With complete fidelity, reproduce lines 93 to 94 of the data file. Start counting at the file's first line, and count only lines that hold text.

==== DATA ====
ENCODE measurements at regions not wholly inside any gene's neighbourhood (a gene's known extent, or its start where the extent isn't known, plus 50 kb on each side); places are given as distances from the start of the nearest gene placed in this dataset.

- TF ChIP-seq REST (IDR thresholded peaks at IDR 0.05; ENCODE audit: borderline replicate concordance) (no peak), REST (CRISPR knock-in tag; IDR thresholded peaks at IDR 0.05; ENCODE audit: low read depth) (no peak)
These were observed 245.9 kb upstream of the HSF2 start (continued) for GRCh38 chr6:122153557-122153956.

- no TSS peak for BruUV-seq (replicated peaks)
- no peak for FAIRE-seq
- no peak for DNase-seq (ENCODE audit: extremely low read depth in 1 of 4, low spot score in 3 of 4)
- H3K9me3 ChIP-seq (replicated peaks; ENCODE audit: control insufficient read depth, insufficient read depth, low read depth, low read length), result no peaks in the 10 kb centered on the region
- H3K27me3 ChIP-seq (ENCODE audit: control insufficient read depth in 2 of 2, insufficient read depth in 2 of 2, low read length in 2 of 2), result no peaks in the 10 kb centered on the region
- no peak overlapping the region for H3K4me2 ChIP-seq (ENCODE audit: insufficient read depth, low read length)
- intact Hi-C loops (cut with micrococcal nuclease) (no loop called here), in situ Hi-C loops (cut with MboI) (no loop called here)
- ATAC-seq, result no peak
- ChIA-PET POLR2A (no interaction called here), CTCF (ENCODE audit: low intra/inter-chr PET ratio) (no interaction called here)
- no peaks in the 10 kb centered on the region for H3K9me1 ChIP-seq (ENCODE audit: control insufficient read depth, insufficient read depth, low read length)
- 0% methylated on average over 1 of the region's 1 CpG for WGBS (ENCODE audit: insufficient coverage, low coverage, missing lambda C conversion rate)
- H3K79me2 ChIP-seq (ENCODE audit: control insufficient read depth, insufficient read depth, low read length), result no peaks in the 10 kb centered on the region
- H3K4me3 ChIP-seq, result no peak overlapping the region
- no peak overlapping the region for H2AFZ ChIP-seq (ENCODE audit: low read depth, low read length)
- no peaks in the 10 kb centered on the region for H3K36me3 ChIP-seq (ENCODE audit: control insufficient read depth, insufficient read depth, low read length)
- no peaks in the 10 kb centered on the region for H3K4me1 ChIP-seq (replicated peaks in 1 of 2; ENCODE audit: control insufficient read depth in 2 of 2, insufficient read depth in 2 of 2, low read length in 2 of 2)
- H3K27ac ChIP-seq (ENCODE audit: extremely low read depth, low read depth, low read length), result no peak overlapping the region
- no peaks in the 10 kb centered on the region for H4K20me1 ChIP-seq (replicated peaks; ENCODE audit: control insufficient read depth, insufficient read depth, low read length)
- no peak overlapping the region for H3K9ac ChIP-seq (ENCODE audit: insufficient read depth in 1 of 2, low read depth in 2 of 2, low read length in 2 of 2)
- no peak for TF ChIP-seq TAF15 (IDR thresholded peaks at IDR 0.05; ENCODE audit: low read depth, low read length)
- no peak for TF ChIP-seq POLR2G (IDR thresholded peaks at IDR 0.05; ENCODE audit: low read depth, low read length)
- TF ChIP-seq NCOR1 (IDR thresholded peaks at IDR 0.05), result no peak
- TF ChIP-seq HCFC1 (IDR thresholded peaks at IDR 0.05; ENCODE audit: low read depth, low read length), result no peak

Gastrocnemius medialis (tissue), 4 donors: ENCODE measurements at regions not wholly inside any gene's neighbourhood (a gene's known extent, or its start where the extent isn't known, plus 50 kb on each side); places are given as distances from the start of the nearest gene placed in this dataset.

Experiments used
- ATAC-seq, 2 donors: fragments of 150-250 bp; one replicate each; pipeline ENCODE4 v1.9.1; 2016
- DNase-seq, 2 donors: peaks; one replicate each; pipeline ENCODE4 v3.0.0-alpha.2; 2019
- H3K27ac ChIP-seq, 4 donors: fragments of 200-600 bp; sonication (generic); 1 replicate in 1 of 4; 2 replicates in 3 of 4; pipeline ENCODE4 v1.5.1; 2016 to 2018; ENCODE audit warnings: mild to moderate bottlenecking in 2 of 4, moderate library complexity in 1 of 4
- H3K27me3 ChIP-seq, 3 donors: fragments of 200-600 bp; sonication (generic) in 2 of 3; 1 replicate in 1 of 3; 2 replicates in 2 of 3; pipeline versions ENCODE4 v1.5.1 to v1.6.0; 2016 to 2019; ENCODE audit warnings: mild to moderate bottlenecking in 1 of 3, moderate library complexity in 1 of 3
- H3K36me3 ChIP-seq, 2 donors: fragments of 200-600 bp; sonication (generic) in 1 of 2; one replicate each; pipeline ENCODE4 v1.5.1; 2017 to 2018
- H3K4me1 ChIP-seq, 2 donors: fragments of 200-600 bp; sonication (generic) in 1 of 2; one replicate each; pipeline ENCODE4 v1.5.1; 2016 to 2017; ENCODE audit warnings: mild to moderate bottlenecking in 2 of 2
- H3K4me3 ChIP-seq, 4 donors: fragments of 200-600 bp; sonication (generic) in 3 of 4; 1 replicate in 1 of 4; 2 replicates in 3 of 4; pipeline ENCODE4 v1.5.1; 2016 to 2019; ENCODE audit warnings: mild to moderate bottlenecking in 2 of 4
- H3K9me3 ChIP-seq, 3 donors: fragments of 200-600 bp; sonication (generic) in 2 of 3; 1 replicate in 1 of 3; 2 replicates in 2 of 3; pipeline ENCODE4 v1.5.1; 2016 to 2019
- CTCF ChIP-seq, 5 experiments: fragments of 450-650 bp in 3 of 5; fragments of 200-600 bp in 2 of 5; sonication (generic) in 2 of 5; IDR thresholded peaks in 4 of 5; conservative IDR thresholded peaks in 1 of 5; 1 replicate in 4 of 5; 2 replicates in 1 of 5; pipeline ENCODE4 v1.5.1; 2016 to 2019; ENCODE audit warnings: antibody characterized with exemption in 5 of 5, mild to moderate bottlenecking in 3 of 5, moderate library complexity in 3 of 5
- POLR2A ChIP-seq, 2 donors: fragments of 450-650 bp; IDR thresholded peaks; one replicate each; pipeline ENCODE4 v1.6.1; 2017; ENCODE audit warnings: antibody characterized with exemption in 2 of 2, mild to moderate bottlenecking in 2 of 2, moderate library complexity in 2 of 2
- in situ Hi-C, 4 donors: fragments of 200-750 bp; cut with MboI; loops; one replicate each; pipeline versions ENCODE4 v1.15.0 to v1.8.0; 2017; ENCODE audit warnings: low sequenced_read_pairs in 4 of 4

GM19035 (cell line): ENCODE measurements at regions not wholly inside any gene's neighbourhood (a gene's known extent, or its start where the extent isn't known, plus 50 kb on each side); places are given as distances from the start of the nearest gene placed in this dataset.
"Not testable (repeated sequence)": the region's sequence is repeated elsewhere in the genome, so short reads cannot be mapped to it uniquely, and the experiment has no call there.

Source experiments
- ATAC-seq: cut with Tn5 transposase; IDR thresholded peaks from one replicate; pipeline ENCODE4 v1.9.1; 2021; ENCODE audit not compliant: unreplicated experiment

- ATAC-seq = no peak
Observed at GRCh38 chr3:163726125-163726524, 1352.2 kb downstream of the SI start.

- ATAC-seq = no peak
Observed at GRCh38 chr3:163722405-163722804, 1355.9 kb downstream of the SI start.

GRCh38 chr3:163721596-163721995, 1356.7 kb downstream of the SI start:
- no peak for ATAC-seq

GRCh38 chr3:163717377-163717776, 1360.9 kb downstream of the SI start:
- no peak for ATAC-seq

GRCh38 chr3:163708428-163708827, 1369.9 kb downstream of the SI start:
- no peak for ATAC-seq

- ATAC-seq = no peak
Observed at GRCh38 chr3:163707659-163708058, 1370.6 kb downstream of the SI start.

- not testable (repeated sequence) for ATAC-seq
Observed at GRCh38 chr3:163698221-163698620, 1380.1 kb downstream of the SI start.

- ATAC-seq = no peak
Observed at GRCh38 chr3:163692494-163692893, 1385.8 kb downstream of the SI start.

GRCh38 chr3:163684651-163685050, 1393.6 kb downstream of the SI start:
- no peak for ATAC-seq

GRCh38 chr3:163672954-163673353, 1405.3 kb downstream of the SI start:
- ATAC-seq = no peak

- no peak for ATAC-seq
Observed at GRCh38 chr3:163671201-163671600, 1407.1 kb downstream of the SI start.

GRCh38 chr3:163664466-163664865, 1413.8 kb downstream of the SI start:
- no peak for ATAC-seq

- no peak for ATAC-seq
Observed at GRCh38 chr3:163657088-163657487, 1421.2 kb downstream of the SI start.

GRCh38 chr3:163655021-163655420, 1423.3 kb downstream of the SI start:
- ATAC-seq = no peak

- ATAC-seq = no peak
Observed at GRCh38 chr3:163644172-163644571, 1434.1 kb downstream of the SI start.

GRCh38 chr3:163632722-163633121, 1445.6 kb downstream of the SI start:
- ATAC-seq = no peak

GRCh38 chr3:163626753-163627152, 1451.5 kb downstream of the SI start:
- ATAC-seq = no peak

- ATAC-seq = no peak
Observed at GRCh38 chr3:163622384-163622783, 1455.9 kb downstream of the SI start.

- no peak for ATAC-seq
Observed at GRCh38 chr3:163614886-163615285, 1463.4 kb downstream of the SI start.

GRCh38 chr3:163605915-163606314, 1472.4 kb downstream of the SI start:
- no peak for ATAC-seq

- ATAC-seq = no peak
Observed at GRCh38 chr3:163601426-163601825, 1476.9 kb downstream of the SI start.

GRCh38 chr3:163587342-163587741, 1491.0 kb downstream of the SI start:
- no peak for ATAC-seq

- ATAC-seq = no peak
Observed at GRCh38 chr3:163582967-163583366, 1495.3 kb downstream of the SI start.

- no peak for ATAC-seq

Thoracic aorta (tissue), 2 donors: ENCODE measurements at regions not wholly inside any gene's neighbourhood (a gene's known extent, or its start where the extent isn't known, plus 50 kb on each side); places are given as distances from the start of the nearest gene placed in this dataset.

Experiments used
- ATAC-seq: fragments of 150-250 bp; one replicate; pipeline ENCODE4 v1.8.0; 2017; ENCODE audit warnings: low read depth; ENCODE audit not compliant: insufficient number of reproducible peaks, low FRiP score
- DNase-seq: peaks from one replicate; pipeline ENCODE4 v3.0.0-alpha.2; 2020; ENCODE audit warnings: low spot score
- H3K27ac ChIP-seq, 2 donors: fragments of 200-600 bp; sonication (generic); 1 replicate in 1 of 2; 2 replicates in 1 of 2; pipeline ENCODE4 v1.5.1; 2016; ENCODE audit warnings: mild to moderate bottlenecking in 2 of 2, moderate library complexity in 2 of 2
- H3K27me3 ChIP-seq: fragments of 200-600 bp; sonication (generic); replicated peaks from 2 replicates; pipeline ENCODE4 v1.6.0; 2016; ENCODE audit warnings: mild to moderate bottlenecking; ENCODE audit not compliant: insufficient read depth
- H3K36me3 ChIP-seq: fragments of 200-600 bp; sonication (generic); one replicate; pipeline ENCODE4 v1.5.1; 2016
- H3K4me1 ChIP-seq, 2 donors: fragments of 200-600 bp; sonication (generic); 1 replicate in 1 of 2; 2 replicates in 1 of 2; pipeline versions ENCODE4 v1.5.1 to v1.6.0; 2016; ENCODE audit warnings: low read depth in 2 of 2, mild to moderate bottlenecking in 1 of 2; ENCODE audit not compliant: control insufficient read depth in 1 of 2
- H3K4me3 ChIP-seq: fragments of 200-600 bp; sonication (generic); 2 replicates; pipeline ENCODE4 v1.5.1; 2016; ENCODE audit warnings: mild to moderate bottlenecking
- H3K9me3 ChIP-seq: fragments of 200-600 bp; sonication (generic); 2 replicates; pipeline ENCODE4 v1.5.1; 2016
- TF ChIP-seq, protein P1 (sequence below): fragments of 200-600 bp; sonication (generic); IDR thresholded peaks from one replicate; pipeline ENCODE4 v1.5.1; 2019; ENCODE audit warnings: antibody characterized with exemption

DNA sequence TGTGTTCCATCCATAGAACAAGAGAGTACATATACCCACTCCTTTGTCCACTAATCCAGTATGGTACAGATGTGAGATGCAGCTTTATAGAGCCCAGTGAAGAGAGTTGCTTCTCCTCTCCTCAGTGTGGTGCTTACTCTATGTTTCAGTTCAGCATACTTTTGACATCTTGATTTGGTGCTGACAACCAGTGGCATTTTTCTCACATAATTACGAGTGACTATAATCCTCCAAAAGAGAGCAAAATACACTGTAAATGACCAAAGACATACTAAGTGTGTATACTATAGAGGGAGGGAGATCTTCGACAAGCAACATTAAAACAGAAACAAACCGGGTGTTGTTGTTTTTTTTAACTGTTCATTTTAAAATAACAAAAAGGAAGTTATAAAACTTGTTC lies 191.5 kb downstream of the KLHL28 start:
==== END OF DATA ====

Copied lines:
- ATAC-seq: fragments of 150-250 bp; one replicate; pipeline ENCODE4 v1.8.0; 2017; ENCODE audit warnings: low read depth; ENCODE audit not compliant: insufficient number of reproducible peaks, low FRiP score
- DNase-seq: peaks from one replicate; pipeline ENCODE4 v3.0.0-alpha.2; 2020; ENCODE audit warnings: low spot score